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Food Insecurity Persists In Utah Despite Low Unemployment

Stock photo of a grocery cart in a supermarket.
Despite Utah's low unemployment, hundreds of thousands of Utahns are still unsure where their next meal is coming from, according to Utah Food Bank President Ginette Bott.

The line for a free Thanksgiving turkey went down the stairs and out the door at the Urban Indian Center in Salt Lake City Wednesday, where the Crossroads Urban Center hosted its annual food giveaway.

The nonprofit had more than 3,000 turkeys and bags of food items to distribute this year. While demand was much higher at the height of the Great Recession a decade ago, Crossroads’ Associate Director Bill Tibbitts says it hasn’t improved much in recent years.

“It’s about rent,” Tibbitts said. “The average apartment here in Salt Lake County costs 50% more now than it did five or six years ago. So there are a lot of people that have jobs, but their expenses have gone up.”

The Utah Food Bank also said it’s serving about the same amount of people this year as in past holidays.

“Despite what the unemployment numbers show, there are still 374,000 Utahns, and one in seven Utah children who are unsure where their next meal is coming from,” said Utah Food Bank President Ginette Bott. “There hasn’t been a time in history when hunger didn’t exist, and there likely won’t be one in the future, so donations of food, time or money are always important.”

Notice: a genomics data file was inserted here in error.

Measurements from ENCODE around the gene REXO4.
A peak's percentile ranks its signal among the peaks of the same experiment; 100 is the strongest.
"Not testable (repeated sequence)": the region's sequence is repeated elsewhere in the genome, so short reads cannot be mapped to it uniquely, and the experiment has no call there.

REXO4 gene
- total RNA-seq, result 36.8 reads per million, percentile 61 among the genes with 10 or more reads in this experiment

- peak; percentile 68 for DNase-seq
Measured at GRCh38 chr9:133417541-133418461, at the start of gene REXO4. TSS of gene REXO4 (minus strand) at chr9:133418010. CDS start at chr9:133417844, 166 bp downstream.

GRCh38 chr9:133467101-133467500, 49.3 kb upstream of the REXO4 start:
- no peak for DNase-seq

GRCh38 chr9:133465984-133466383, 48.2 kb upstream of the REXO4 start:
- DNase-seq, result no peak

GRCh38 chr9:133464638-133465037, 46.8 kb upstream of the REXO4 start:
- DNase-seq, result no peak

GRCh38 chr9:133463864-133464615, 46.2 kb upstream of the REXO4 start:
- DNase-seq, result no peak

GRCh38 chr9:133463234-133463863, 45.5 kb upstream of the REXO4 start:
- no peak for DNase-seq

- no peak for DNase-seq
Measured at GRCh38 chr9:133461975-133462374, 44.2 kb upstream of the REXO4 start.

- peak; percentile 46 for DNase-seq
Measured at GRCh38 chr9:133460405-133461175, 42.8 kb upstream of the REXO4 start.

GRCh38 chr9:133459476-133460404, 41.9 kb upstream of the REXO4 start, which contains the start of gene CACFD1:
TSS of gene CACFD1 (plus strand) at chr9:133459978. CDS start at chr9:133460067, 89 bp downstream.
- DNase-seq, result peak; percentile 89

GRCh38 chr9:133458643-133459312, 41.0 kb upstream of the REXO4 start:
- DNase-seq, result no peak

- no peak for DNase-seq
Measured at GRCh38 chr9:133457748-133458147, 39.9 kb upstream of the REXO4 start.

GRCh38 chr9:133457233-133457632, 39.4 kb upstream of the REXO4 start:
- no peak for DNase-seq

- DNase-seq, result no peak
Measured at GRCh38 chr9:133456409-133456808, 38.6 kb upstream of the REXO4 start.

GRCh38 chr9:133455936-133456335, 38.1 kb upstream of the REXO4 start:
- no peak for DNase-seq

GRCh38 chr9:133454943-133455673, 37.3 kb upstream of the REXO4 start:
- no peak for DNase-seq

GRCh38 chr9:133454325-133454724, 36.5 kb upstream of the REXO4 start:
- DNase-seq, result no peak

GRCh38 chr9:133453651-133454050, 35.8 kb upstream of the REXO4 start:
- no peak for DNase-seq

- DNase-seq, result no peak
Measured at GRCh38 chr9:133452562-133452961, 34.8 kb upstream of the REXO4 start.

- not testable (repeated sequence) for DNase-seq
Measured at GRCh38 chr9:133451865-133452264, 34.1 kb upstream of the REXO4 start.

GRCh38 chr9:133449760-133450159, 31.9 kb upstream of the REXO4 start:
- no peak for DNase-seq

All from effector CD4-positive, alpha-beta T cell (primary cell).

Meanwhile, members of a legislative task force are looking at raising the sales tax on unprepared food from 1.75% to the full 4.85% sales tax rate, which Crossroads Urban Center and other advocates for low-income Utahns oppose. The Utah Food Bank declined to comment on the tax reform proposal.

The group of lawmakers studying tax reform say a tax hike on food would be coupled with grocery tax credits of up to $125 per family member. But Tibbitts of Crossroads said that isn’t a viable solution for some low-income families because it “gives people relief months after they need it.”

“People who don’t have $30 for a Thanksgiving meal are exactly the people who can’t afford to pay the sales tax on food,” he said.

Nicole Nixon holds a Communication degree from the University of Utah. She has worked on and off in the KUER Newsroom since 2013, when she first joined KUER as an intern. Nicole is a Utah native. Besides public radio, she is also passionate about beautiful landscapes and breakfast burritos.
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